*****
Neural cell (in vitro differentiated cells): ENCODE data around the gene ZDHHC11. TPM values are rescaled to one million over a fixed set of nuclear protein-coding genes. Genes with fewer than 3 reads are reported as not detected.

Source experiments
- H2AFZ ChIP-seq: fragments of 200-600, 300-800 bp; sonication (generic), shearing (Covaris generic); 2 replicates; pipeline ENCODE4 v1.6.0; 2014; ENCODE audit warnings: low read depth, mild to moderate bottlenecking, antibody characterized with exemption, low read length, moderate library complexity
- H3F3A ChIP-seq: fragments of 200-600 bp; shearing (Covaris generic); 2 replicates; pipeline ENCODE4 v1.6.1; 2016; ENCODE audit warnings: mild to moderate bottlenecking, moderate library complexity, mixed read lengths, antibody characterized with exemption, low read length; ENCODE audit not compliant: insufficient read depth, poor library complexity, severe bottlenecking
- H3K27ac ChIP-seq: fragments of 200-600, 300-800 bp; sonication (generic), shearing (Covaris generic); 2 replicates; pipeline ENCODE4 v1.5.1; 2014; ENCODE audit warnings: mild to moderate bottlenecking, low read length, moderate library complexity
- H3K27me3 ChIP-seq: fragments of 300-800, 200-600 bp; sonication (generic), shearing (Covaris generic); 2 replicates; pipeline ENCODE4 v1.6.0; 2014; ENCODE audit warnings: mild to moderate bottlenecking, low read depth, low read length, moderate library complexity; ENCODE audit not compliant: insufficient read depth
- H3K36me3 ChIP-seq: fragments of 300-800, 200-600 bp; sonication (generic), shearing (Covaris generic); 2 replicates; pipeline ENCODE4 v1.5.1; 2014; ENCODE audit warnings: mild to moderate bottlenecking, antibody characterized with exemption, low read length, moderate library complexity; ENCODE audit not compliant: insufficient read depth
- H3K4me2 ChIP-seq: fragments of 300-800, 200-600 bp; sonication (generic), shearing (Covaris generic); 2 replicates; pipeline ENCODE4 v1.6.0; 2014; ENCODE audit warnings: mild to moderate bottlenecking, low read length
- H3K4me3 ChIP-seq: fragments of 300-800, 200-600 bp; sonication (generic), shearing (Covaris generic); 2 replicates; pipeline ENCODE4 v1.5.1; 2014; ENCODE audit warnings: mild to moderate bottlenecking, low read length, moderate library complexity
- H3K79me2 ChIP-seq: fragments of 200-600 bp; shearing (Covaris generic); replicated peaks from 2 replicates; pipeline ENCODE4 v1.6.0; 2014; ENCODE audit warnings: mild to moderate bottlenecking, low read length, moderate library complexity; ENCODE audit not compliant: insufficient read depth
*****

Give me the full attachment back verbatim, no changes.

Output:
Neural cell (in vitro differentiated cells): ENCODE data around the gene ZDHHC11. TPM values are rescaled to one million over a fixed set of nuclear protein-coding genes. Genes with fewer than 3 reads are reported as not detected.

Source experiments
- H2AFZ ChIP-seq: fragments of 200-600, 300-800 bp; sonication (generic), shearing (Covaris generic); 2 replicates; pipeline ENCODE4 v1.6.0; 2014; ENCODE audit warnings: low read depth, mild to moderate bottlenecking, antibody characterized with exemption, low read length, moderate library complexity
- H3F3A ChIP-seq: fragments of 200-600 bp; shearing (Covaris generic); 2 replicates; pipeline ENCODE4 v1.6.1; 2016; ENCODE audit warnings: mild to moderate bottlenecking, moderate library complexity, mixed read lengths, antibody characterized with exemption, low read length; ENCODE audit not compliant: insufficient read depth, poor library complexity, severe bottlenecking
- H3K27ac ChIP-seq: fragments of 200-600, 300-800 bp; sonication (generic), shearing (Covaris generic); 2 replicates; pipeline ENCODE4 v1.5.1; 2014; ENCODE audit warnings: mild to moderate bottlenecking, low read length, moderate library complexity
- H3K27me3 ChIP-seq: fragments of 300-800, 200-600 bp; sonication (generic), shearing (Covaris generic); 2 replicates; pipeline ENCODE4 v1.6.0; 2014; ENCODE audit warnings: mild to moderate bottlenecking, low read depth, low read length, moderate library complexity; ENCODE audit not compliant: insufficient read depth
- H3K36me3 ChIP-seq: fragments of 300-800, 200-600 bp; sonication (generic), shearing (Covaris generic); 2 replicates; pipeline ENCODE4 v1.5.1; 2014; ENCODE audit warnings: mild to moderate bottlenecking, antibody characterized with exemption, low read length, moderate library complexity; ENCODE audit not compliant: insufficient read depth
- H3K4me2 ChIP-seq: fragments of 300-800, 200-600 bp; sonication (generic), shearing (Covaris generic); 2 replicates; pipeline ENCODE4 v1.6.0; 2014; ENCODE audit warnings: mild to moderate bottlenecking, low read length
- H3K4me3 ChIP-seq: fragments of 300-800, 200-600 bp; sonication (generic), shearing (Covaris generic); 2 replicates; pipeline ENCODE4 v1.5.1; 2014; ENCODE audit warnings: mild to moderate bottlenecking, low read length, moderate library complexity
- H3K79me2 ChIP-seq: fragments of 200-600 bp; shearing (Covaris generic); replicated peaks from 2 replicates; pipeline ENCODE4 v1.6.0; 2014; ENCODE audit warnings: mild to moderate bottlenecking, low read length, moderate library complexity; ENCODE audit not compliant: insufficient read depth